Sovereign Investing in Times of Crisis: Global Regulation of Sovereign Wealth Funds, State Owned Enterprises and the Chinese Experience

194 Pages Posted: 6 Aug 2009 Last revised: 9 Nov 2009

See all articles by Larry Catá Backer

Larry Catá Backer

Pennsylvania State University, Penn State Law

Abstract

The financial crisis that started in 2007 has brought into sharper focus a set of rising global financial actor - the sovereign investor. In the form of sovereign wealth funds (SWFs), sovereigns have become an important player in global financial markets and its stability. Over the last decade they have become more visible and more aggressive in the scope and form of their interventions in global finance. In the form of state owned enterprises, sovereigns have begun to operate indirectly through subordinate legal persons that operate like privately held multinational corporations. In that form, sovereigns are becoming a more significant presence in global markets as owners as well as investors. More importantly, sovereign owners have begun to coordinate their economic activities for economic and sovereign goals. Consequentially, crisis has produced a dynamic element in the evolution of the global economic system. The Chinese efforts to coordinate sovereign investing directly by the China Investment Corporation and its principal subsidiaries, and indirectly through its subsidiaries and supported SOEs investing abroad, suggest the more complex organization of sovereign investing in which profit maximization is blended with a pronounced set of political objectives, grounded in development goals. This presents a potentially substantial advance in the integration of programs of sovereign investing, public policy and private markets. A responsive regulatory framework has not followed. The rise of sovereign market participatory entities, operating as both sovereign and private actors, will require a responsive regulatory framework substantially different from those currently in gestation. The Chinese experience suggests that while there is fundamentally little to fear from well operating public-private constructs, that model requires a different regulatory approach, and one that recognizes and rethinks the relationship of public and private sectors and the limitations of the state’s role in both in the context of protecting the integrity of global markets and the free movement of capital and economic activity. This essay examines these fundamental issues of sovereign investing. Section I contextualizes the problem as a function of the character and control of large aggregations of wealth, Section II focuses on sovereign wealth funds as projections of public economic power in private form. It focuses on issues of the conceptual dissonance in the definition and operation of sovereign wealth funds. The section ends by connecting those issues to policy debates about sovereign investing, especially in the form of sovereign wealth fund activity. Section III then considers the expression of the conceptual dissonance of sovereign investment regulation. It considers national and supra national approaches to regulation and regulatory reform. Section IV considers state owned enterprises as another vehicle for sovereign investment abroad. It considers state owned enterprises (SOEs) as a fundamental component of innovative multi-vehicle deployments of sovereign wealth outside the national territory as part of the implementation of coordinated national development goals. Section V critically examines these issues in context. It considers the approach of China in the use of its state wealth through SWFs and SOEs.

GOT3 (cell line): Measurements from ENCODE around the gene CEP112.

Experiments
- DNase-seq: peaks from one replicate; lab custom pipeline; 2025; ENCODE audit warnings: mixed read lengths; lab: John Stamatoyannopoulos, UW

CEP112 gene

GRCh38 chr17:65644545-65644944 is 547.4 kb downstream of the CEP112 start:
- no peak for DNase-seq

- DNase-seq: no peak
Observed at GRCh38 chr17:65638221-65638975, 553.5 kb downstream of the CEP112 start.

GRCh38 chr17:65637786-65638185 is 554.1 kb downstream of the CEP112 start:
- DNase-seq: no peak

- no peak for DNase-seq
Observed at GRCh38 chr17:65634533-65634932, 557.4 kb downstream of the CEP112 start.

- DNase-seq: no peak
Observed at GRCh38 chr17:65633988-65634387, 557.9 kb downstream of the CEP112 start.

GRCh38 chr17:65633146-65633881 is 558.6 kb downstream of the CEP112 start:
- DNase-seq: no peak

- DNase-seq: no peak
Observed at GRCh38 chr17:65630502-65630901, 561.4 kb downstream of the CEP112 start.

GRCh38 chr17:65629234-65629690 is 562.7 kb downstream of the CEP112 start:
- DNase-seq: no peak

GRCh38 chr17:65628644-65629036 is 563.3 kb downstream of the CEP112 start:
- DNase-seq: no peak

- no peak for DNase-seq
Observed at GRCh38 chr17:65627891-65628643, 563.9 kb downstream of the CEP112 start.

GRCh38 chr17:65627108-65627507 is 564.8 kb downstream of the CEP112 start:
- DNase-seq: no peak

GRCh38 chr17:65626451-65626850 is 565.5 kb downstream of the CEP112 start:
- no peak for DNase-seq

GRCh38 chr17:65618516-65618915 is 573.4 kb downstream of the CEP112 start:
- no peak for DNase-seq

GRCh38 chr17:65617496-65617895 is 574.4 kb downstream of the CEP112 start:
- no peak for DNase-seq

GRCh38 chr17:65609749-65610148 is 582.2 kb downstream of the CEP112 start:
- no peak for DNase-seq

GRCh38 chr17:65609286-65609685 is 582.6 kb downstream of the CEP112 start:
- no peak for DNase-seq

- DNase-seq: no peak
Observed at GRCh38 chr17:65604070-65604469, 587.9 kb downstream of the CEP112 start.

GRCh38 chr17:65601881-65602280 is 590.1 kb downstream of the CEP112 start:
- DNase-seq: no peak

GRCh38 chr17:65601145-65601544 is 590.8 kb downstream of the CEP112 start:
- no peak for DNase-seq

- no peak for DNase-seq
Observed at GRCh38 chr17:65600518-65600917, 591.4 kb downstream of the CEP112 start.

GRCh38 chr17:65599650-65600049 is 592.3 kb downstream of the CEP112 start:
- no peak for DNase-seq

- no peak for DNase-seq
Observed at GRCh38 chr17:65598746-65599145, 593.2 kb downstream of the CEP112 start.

Keywords: sovereign wealth funds,state owned enterprises, santiago principles, sovereign investing, private markets

Suggested Citation

Backer, Larry Catá, Sovereign Investing in Times of Crisis: Global Regulation of Sovereign Wealth Funds, State Owned Enterprises and the Chinese Experience. Transnational Law & Contemporary Problems, Vol. 19, No. 1, 2009; Penn State Legal Studies Research Paper No. 12-2009. Available at SSRN: https://ssrn.com/abstract=1444190

Larry Catá Backer (Contact Author)

Pennsylvania State University, Penn State Law ( email )

Lewis Katz Building
University Park, PA 16802
United States

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